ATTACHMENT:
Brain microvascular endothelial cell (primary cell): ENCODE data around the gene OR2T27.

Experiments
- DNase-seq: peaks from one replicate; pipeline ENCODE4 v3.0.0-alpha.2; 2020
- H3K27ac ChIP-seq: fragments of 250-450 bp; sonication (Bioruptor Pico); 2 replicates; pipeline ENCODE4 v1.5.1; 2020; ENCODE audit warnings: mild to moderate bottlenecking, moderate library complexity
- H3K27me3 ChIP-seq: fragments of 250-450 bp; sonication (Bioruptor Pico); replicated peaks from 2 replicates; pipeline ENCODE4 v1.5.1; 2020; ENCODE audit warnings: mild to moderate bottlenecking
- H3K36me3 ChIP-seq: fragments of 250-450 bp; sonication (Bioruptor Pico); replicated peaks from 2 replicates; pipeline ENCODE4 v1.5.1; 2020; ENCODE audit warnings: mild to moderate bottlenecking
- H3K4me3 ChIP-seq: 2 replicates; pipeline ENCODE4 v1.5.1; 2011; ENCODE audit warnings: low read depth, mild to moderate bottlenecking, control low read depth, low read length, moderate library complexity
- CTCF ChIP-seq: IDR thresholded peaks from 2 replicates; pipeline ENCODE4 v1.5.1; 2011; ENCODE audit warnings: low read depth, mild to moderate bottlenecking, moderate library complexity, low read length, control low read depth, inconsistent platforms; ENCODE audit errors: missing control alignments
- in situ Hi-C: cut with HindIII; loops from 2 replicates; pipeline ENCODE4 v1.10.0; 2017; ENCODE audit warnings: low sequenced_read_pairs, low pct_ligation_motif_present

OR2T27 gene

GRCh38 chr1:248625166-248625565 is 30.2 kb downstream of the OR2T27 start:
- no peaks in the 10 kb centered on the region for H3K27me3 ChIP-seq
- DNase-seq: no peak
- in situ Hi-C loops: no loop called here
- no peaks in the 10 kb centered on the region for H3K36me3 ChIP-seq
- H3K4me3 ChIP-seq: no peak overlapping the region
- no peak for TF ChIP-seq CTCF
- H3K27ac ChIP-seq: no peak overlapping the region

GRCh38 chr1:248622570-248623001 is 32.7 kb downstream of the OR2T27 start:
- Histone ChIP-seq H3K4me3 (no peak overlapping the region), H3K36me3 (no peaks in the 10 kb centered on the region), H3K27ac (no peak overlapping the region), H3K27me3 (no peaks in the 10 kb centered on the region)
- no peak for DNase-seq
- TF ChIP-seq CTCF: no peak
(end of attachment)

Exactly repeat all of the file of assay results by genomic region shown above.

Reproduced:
Brain microvascular endothelial cell (primary cell): ENCODE data around the gene OR2T27.

Experiments
- DNase-seq: peaks from one replicate; pipeline ENCODE4 v3.0.0-alpha.2; 2020
- H3K27ac ChIP-seq: fragments of 250-450 bp; sonication (Bioruptor Pico); 2 replicates; pipeline ENCODE4 v1.5.1; 2020; ENCODE audit warnings: mild to moderate bottlenecking, moderate library complexity
- H3K27me3 ChIP-seq: fragments of 250-450 bp; sonication (Bioruptor Pico); replicated peaks from 2 replicates; pipeline ENCODE4 v1.5.1; 2020; ENCODE audit warnings: mild to moderate bottlenecking
- H3K36me3 ChIP-seq: fragments of 250-450 bp; sonication (Bioruptor Pico); replicated peaks from 2 replicates; pipeline ENCODE4 v1.5.1; 2020; ENCODE audit warnings: mild to moderate bottlenecking
- H3K4me3 ChIP-seq: 2 replicates; pipeline ENCODE4 v1.5.1; 2011; ENCODE audit warnings: low read depth, mild to moderate bottlenecking, control low read depth, low read length, moderate library complexity
- CTCF ChIP-seq: IDR thresholded peaks from 2 replicates; pipeline ENCODE4 v1.5.1; 2011; ENCODE audit warnings: low read depth, mild to moderate bottlenecking, moderate library complexity, low read length, control low read depth, inconsistent platforms; ENCODE audit errors: missing control alignments
- in situ Hi-C: cut with HindIII; loops from 2 replicates; pipeline ENCODE4 v1.10.0; 2017; ENCODE audit warnings: low sequenced_read_pairs, low pct_ligation_motif_present

OR2T27 gene

GRCh38 chr1:248625166-248625565 is 30.2 kb downstream of the OR2T27 start:
- no peaks in the 10 kb centered on the region for H3K27me3 ChIP-seq
- DNase-seq: no peak
- in situ Hi-C loops: no loop called here
- no peaks in the 10 kb centered on the region for H3K36me3 ChIP-seq
- H3K4me3 ChIP-seq: no peak overlapping the region
- no peak for TF ChIP-seq CTCF
- H3K27ac ChIP-seq: no peak overlapping the region

GRCh38 chr1:248622570-248623001 is 32.7 kb downstream of the OR2T27 start:
- Histone ChIP-seq H3K4me3 (no peak overlapping the region), H3K36me3 (no peaks in the 10 kb centered on the region), H3K27ac (no peak overlapping the region), H3K27me3 (no peaks in the 10 kb centered on the region)
- no peak for DNase-seq
- TF ChIP-seq CTCF: no peak